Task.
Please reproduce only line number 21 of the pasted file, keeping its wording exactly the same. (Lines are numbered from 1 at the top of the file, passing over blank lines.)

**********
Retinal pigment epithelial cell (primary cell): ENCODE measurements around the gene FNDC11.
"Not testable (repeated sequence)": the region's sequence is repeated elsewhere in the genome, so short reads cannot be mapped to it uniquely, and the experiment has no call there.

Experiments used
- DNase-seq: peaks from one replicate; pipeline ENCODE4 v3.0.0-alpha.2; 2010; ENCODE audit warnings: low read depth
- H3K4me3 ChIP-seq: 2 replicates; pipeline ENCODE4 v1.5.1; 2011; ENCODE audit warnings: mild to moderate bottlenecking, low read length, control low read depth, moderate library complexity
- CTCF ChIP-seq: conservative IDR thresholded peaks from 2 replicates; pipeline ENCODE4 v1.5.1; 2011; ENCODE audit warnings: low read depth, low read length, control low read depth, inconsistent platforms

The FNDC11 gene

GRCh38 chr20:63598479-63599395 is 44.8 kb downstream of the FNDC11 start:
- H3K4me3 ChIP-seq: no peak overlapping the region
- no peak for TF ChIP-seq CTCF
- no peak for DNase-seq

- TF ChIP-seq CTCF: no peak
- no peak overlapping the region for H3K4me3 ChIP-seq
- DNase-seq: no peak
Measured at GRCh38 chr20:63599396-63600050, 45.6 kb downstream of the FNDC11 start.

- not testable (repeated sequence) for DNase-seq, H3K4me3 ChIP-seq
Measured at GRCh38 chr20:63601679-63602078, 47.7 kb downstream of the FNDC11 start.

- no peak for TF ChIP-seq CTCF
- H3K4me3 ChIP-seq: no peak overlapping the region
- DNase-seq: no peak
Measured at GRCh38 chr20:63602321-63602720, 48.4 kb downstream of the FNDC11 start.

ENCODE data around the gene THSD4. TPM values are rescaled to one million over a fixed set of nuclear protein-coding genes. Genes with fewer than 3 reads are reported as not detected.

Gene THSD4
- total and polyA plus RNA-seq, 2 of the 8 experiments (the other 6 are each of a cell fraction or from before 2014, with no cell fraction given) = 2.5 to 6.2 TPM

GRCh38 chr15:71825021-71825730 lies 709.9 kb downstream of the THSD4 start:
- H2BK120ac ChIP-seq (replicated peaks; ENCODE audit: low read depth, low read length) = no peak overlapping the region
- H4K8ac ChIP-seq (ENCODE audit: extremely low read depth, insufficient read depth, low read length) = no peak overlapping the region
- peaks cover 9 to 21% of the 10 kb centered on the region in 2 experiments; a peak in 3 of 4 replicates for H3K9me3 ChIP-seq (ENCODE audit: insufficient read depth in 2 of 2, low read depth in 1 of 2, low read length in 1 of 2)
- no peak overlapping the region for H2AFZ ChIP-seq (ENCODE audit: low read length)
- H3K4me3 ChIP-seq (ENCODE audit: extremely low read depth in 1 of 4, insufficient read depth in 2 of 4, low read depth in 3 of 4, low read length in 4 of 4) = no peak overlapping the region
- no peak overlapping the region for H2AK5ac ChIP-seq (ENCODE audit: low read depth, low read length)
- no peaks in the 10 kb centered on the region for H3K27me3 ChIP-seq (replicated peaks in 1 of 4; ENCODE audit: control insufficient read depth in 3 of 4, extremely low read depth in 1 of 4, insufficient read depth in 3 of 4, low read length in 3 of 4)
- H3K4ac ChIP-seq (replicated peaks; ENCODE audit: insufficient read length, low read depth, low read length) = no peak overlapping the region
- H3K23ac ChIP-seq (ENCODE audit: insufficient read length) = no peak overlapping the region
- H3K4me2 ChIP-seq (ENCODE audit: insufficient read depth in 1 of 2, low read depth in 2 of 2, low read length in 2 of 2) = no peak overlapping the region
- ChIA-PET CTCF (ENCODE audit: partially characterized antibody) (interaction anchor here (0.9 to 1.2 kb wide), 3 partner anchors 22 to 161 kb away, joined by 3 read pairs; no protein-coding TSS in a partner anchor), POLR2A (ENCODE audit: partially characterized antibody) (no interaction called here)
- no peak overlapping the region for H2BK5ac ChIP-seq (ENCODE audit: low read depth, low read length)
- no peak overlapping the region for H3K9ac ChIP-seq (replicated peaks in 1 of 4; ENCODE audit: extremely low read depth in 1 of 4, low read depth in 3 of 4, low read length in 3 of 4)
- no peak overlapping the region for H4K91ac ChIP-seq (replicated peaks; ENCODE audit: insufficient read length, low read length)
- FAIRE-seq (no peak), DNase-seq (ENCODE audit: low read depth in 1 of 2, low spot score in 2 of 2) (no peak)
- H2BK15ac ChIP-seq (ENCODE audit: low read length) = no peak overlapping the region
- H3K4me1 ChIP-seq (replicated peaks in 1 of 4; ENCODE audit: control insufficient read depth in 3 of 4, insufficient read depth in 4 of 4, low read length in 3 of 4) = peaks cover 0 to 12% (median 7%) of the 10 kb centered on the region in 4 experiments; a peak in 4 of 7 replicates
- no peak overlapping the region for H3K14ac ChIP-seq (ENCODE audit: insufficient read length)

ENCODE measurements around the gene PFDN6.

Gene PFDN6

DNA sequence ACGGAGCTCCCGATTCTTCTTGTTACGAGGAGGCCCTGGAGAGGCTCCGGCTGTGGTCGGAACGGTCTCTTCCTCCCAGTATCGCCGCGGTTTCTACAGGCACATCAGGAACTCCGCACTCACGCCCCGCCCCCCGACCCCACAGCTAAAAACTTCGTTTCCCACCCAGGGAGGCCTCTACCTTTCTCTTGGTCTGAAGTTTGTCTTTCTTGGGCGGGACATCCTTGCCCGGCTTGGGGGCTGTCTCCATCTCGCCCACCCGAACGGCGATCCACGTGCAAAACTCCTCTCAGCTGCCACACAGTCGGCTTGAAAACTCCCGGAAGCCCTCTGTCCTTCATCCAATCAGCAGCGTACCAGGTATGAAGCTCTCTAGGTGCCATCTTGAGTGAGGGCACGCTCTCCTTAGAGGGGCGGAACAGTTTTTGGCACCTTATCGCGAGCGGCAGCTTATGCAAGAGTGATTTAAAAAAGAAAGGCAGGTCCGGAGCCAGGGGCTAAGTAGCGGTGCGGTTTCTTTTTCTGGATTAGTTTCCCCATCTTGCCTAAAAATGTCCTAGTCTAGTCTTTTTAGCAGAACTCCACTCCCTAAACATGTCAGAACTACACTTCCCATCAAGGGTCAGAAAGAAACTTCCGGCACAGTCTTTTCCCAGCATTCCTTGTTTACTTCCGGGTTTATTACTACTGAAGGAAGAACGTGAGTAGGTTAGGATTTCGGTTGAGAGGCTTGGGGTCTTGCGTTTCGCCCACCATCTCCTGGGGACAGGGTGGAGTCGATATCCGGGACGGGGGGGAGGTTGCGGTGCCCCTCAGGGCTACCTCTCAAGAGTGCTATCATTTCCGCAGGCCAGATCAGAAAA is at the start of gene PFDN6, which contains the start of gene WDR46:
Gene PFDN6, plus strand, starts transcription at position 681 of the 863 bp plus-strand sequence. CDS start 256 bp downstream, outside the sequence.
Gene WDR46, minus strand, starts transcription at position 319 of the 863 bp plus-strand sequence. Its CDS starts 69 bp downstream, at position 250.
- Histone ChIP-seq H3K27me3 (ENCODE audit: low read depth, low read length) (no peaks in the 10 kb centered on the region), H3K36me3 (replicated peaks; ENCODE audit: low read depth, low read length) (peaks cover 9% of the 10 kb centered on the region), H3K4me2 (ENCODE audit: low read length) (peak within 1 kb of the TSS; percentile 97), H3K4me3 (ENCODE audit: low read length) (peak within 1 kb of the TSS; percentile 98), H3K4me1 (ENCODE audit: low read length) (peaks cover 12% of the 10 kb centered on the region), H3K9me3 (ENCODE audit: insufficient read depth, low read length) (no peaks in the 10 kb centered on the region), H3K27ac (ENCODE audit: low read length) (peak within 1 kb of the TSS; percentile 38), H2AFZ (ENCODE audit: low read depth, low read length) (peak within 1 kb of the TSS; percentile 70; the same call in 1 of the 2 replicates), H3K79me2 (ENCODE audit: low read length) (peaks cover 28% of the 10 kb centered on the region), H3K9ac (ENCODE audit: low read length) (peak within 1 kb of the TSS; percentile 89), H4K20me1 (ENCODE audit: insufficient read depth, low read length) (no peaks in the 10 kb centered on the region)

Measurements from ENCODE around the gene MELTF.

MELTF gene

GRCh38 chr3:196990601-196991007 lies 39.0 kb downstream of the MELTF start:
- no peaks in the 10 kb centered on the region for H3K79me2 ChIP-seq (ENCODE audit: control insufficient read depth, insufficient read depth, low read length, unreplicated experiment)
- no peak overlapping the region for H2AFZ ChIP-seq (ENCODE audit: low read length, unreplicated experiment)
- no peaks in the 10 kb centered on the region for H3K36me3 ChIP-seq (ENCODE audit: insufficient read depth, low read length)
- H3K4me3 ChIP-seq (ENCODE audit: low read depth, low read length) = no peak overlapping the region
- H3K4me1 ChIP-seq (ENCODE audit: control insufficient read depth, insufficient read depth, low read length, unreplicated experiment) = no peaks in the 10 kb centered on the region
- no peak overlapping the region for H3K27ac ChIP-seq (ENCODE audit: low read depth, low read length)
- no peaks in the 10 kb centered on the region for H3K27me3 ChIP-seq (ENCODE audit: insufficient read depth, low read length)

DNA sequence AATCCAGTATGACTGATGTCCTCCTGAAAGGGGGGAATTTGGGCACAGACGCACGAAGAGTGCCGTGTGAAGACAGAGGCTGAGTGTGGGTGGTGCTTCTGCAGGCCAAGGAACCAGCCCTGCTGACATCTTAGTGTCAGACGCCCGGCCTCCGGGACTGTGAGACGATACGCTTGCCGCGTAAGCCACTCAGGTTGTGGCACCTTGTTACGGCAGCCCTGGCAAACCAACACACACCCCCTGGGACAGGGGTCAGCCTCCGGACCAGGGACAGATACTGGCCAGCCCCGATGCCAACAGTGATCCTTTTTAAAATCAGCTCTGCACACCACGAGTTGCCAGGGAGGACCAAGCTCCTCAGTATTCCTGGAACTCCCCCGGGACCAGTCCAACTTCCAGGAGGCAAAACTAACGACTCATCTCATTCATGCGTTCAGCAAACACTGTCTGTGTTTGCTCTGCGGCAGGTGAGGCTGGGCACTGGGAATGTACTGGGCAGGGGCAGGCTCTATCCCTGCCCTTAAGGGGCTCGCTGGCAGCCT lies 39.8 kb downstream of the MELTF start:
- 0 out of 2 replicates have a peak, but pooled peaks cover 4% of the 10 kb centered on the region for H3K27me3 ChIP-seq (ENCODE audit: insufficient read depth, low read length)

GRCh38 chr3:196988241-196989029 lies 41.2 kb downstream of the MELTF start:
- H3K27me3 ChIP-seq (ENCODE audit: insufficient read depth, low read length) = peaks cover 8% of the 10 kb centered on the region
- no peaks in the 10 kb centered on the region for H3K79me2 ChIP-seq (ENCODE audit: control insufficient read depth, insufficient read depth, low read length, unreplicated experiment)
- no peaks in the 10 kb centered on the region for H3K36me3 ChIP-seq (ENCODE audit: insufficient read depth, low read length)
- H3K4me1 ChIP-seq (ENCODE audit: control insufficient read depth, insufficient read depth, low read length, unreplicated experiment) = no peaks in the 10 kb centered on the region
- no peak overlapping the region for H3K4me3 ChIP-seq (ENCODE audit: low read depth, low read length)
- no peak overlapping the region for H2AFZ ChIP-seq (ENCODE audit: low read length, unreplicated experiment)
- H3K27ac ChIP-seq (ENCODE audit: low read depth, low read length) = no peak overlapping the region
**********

Measured at GRCh38 chr20:63602321-63602720, 48.4 kb downstream of the FNDC11 start.